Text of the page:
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Adolescent Women with Unintended Pregnancy in Low- And Middle-Income Countries: Reasons for Discontinuation of Contraception
Authors: S Bellizzi, F Palestra, and G Pichierri
Source: Journal of Pediatric and Adolescent Gynecology, Published online; DOI: 10.1016/j.jpag.2019.11.004
Topic(s): Contraception
Family planning
Unintended pregnancy
Unmet need
Women's health
Country: More than one region
  Multiple Regions
Published: NOV 2019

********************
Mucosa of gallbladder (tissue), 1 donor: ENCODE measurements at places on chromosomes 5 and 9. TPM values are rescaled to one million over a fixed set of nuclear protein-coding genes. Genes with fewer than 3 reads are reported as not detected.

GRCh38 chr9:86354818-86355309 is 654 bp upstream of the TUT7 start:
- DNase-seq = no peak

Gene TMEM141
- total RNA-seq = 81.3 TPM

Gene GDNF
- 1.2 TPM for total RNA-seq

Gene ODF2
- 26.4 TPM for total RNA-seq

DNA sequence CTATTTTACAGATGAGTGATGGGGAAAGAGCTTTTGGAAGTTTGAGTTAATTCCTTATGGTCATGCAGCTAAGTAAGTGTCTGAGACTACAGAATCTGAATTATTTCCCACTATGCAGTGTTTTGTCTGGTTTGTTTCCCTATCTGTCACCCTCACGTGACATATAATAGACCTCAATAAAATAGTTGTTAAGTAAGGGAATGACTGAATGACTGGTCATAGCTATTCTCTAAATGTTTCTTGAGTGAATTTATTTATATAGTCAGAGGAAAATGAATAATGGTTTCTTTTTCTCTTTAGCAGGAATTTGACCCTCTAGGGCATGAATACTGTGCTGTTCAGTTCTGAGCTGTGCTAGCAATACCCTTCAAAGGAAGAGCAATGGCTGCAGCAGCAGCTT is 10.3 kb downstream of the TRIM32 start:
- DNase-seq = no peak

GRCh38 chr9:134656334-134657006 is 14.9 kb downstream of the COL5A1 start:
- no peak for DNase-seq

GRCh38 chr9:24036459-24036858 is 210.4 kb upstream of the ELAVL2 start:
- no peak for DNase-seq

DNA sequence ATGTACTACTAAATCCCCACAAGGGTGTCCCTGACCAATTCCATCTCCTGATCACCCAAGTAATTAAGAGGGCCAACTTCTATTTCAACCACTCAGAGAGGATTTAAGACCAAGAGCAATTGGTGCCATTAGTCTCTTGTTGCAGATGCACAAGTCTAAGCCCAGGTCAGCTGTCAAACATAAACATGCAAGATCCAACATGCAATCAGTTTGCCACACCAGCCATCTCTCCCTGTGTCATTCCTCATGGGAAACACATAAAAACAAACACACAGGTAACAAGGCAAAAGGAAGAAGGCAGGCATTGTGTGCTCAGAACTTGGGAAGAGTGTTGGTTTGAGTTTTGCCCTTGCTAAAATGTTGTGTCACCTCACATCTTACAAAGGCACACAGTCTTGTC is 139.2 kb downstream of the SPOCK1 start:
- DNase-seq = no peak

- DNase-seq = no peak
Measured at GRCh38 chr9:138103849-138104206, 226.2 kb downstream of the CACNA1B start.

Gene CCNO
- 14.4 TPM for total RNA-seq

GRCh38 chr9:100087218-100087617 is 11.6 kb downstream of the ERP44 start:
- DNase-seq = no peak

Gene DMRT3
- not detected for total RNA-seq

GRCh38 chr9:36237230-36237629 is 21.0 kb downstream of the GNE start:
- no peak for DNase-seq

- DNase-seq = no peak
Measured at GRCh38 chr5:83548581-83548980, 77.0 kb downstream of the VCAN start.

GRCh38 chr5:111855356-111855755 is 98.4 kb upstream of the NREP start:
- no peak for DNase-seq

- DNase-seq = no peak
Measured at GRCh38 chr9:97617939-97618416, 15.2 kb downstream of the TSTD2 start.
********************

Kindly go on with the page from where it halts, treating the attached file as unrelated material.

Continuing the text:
Abstract: Study objective: To investigate the reasons for discontinuation of the last contraceptive method used among adolescent women with a current unintended pregnancy. Design: Demographic and Health, Cross Sectional, Surveys (DHS). Setting: 35 low- and middle-income countries. Participants: 2,173 girls aged 15-19 years with a current unintended pregnancy, selected by a multistage cluster random sampling method. Interventions: A questionnaire administered by trained interviewers, which included socio-demographic as well as individual maternal and contraceptive history was used to collect data. Main outcome measure(s): The prevalence of contraception utilization and the contribution of each reason for contraceptive discontinuation before the current unintended pregnancies. Results: Almost three fourth of adolescent women was not using any contraception prior to the current unintended pregnancy, and less than 1 in 100 was using a long-acting modern method. Among girls who last used a traditional method, 74.0% discontinued due to failure. Among girls who last used a long-acting modern method, 63.6% discontinued because of health concerns and side effects. Conclusion: This study highlights that around 80.0% of adolescent women with an unintended pregnancy in 35 low and middle-income countries were either non-users or using traditional methods. An additional 20.4% were using short-acting modern method. Long-acting methods would have prevented the overwhelming majority of unintended pregnancies, including the vast numbers from contraceptive failure. Keywords: Adolescent Health; Demographic Health Survey; Developing countries; Family planning; unwanted pregnancies.